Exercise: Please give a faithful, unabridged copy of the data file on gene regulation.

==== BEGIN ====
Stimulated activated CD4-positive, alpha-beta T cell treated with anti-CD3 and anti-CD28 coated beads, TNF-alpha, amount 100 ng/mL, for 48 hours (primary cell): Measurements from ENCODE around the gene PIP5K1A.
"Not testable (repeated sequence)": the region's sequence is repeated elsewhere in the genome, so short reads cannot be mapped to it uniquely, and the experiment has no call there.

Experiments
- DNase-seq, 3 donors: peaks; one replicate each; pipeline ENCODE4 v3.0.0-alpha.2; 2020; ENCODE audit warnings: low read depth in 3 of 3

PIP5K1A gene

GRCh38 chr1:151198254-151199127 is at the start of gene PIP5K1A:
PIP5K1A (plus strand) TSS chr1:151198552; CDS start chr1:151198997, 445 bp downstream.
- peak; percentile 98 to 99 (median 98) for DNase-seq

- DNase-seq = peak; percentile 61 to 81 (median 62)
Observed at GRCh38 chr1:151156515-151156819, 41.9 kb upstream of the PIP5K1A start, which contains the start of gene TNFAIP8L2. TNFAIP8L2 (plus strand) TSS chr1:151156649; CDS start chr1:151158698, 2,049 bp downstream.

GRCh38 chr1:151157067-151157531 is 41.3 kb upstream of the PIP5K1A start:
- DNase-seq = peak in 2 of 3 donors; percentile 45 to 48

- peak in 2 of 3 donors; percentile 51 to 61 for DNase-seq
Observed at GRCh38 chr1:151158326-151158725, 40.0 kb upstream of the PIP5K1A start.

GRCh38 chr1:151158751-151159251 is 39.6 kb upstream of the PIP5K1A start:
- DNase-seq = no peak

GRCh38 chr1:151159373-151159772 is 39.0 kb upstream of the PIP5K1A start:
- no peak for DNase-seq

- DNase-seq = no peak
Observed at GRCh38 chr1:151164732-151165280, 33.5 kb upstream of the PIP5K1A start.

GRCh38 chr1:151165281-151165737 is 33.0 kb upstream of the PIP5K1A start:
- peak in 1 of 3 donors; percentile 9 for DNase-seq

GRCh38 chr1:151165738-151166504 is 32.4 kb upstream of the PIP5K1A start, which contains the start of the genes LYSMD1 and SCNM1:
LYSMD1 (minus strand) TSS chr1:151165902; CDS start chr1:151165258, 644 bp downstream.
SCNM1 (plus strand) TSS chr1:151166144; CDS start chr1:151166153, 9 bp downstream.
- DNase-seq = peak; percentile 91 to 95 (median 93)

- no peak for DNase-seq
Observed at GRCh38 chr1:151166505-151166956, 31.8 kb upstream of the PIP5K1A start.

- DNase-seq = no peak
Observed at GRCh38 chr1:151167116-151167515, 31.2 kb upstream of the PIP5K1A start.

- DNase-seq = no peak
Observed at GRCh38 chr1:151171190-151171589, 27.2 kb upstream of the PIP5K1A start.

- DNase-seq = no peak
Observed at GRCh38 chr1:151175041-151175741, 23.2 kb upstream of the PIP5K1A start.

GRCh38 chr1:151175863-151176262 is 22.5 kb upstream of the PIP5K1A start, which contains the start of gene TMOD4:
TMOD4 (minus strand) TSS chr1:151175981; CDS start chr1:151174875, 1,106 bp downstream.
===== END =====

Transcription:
Stimulated activated CD4-positive, alpha-beta T cell treated with anti-CD3 and anti-CD28 coated beads, TNF-alpha, amount 100 ng/mL, for 48 hours (primary cell): Measurements from ENCODE around the gene PIP5K1A.
"Not testable (repeated sequence)": the region's sequence is repeated elsewhere in the genome, so short reads cannot be mapped to it uniquely, and the experiment has no call there.

Experiments
- DNase-seq, 3 donors: peaks; one replicate each; pipeline ENCODE4 v3.0.0-alpha.2; 2020; ENCODE audit warnings: low read depth in 3 of 3

PIP5K1A gene

GRCh38 chr1:151198254-151199127 is at the start of gene PIP5K1A:
PIP5K1A (plus strand) TSS chr1:151198552; CDS start chr1:151198997, 445 bp downstream.
- peak; percentile 98 to 99 (median 98) for DNase-seq

- DNase-seq = peak; percentile 61 to 81 (median 62)
Observed at GRCh38 chr1:151156515-151156819, 41.9 kb upstream of the PIP5K1A start, which contains the start of gene TNFAIP8L2. TNFAIP8L2 (plus strand) TSS chr1:151156649; CDS start chr1:151158698, 2,049 bp downstream.

GRCh38 chr1:151157067-151157531 is 41.3 kb upstream of the PIP5K1A start:
- DNase-seq = peak in 2 of 3 donors; percentile 45 to 48

- peak in 2 of 3 donors; percentile 51 to 61 for DNase-seq
Observed at GRCh38 chr1:151158326-151158725, 40.0 kb upstream of the PIP5K1A start.

GRCh38 chr1:151158751-151159251 is 39.6 kb upstream of the PIP5K1A start:
- DNase-seq = no peak

GRCh38 chr1:151159373-151159772 is 39.0 kb upstream of the PIP5K1A start:
- no peak for DNase-seq

- DNase-seq = no peak
Observed at GRCh38 chr1:151164732-151165280, 33.5 kb upstream of the PIP5K1A start.

GRCh38 chr1:151165281-151165737 is 33.0 kb upstream of the PIP5K1A start:
- peak in 1 of 3 donors; percentile 9 for DNase-seq

GRCh38 chr1:151165738-151166504 is 32.4 kb upstream of the PIP5K1A start, which contains the start of the genes LYSMD1 and SCNM1:
LYSMD1 (minus strand) TSS chr1:151165902; CDS start chr1:151165258, 644 bp downstream.
SCNM1 (plus strand) TSS chr1:151166144; CDS start chr1:151166153, 9 bp downstream.
- DNase-seq = peak; percentile 91 to 95 (median 93)

- no peak for DNase-seq
Observed at GRCh38 chr1:151166505-151166956, 31.8 kb upstream of the PIP5K1A start.

- DNase-seq = no peak
Observed at GRCh38 chr1:151167116-151167515, 31.2 kb upstream of the PIP5K1A start.

- DNase-seq = no peak
Observed at GRCh38 chr1:151171190-151171589, 27.2 kb upstream of the PIP5K1A start.

- DNase-seq = no peak
Observed at GRCh38 chr1:151175041-151175741, 23.2 kb upstream of the PIP5K1A start.

GRCh38 chr1:151175863-151176262 is 22.5 kb upstream of the PIP5K1A start, which contains the start of gene TMOD4:
TMOD4 (minus strand) TSS chr1:151175981; CDS start chr1:151174875, 1,106 bp downstream.